METHOD

Community Scorecards

First Submitted By Scott Fletcher

Most Recent Changes By Scott Fletcher

Face-to-Face, Online, or Both?
Face-to-Face
General Type of Method
Evaluation, oversight, and social auditing

Community Scorecards (CSC), are a tool used to monitory and evaluate the performance of services, projects, and even government administrative units by the communities themselves.


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Problems and Purpose

Social accountability tools are increasingly recognized as a means of improving service delivery and governance through civic engagement. Community scorecards (CSCs) are citizen-driven accountability measures that enhance citizens' civic involvement and voices and complement conventional supply-side mechanisms of accountability, such as political checks and balances, accounting and auditing systems, administrative rules, and legal procedures. As a community-based social accountability tool, the CSC allows citizens to participate directly or indirectly in demanding accountability from service providers and public officials and can be used to gather feedback from service users and improve communication between communities and service providers.[1]

Origins and Development

Participant Recruitment and Selection

How it Works: Process, Interaction, and Decision-Making

In the United States, the CSC has been piloted as a strategic planning and performance management tool for communities to make informed decisions about critical issues for civic accountability. In Africa and Asia, the CSC has been successfully integrated with healthcare, education, sanitation and other sectors, resulting in increased community ownership to services, trust of public institutions and healthcare providers, and enhanced performance of health facilities, resulting in improved equity, access, quality and healthcare.[2]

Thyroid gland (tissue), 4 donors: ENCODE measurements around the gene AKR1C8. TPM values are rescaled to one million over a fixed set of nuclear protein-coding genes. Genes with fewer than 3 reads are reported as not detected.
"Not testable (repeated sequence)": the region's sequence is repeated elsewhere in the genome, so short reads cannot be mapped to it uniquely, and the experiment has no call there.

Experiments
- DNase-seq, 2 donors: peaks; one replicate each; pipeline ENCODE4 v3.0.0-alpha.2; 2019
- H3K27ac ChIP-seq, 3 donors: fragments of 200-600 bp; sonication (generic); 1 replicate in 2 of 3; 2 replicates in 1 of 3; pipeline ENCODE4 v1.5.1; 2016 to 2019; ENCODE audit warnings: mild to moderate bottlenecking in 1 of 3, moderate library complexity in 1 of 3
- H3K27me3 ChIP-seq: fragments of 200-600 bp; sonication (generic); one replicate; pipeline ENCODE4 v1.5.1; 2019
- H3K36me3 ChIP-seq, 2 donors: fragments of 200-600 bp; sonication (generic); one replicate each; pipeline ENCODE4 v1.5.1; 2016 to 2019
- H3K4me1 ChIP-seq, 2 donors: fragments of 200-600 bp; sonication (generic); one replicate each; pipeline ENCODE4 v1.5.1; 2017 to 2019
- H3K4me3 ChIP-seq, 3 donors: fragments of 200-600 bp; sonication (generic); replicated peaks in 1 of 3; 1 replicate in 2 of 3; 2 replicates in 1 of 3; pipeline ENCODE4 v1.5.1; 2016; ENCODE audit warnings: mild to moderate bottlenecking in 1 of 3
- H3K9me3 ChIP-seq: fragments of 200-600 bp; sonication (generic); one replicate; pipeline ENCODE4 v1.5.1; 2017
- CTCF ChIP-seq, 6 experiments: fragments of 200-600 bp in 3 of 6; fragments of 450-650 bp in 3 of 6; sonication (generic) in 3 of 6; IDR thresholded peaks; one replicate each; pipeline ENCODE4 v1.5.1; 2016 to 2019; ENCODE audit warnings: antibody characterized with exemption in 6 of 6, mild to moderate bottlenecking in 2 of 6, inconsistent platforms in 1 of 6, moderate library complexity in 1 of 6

The CSC process generally includes the use of focus groups and facilitated interface meetings which provide service users with the opportunity to give systematic and constructive feedback to service providers about their performance. Face-to-face meetings also help service providers learn directly from service users about what aspects of their services and programs are working well and what aspects are not.[3]

Influence, Outcomes, and Effects

Analysis and Lessons Learned

See Also

References

[1] David Post, Sanjay Agarwal, and Varsha Venugopal, "Rapid Feedback: The Role of Community Scorecards in Improving Service Delivery," The World Bank, 2014, https://openknowledge.worldbank.org/handle/10986/18975?locale-attribute=es

[2] Anbrasi Edward, Kojo Osei-Bonsu, Casey Branchini, Temor shah Yarghal, Said Habib Arwal, and Ahmad Jan Naeem. "Enhancing governance and health system accountability for people centered healthcare: an exploratory study of community scorecards in Afghanistan." BMC health services research 15, no. 1 (2015): 299.

[3] David Post, Sanjay Agarwal, and Varsha Venugopal, "Rapid Feedback: The Role of Community Scorecards in Improving Service Delivery," The World Bank, 2014, https://openknowledge.worldbank.org/handle/10986/18975?locale-attribute=es

External Links

CIVICUS Tool Summary: https://www.civicus.org/documents/toolkits/PGX_H_Community%20Score%20Cards.pdf

Notes

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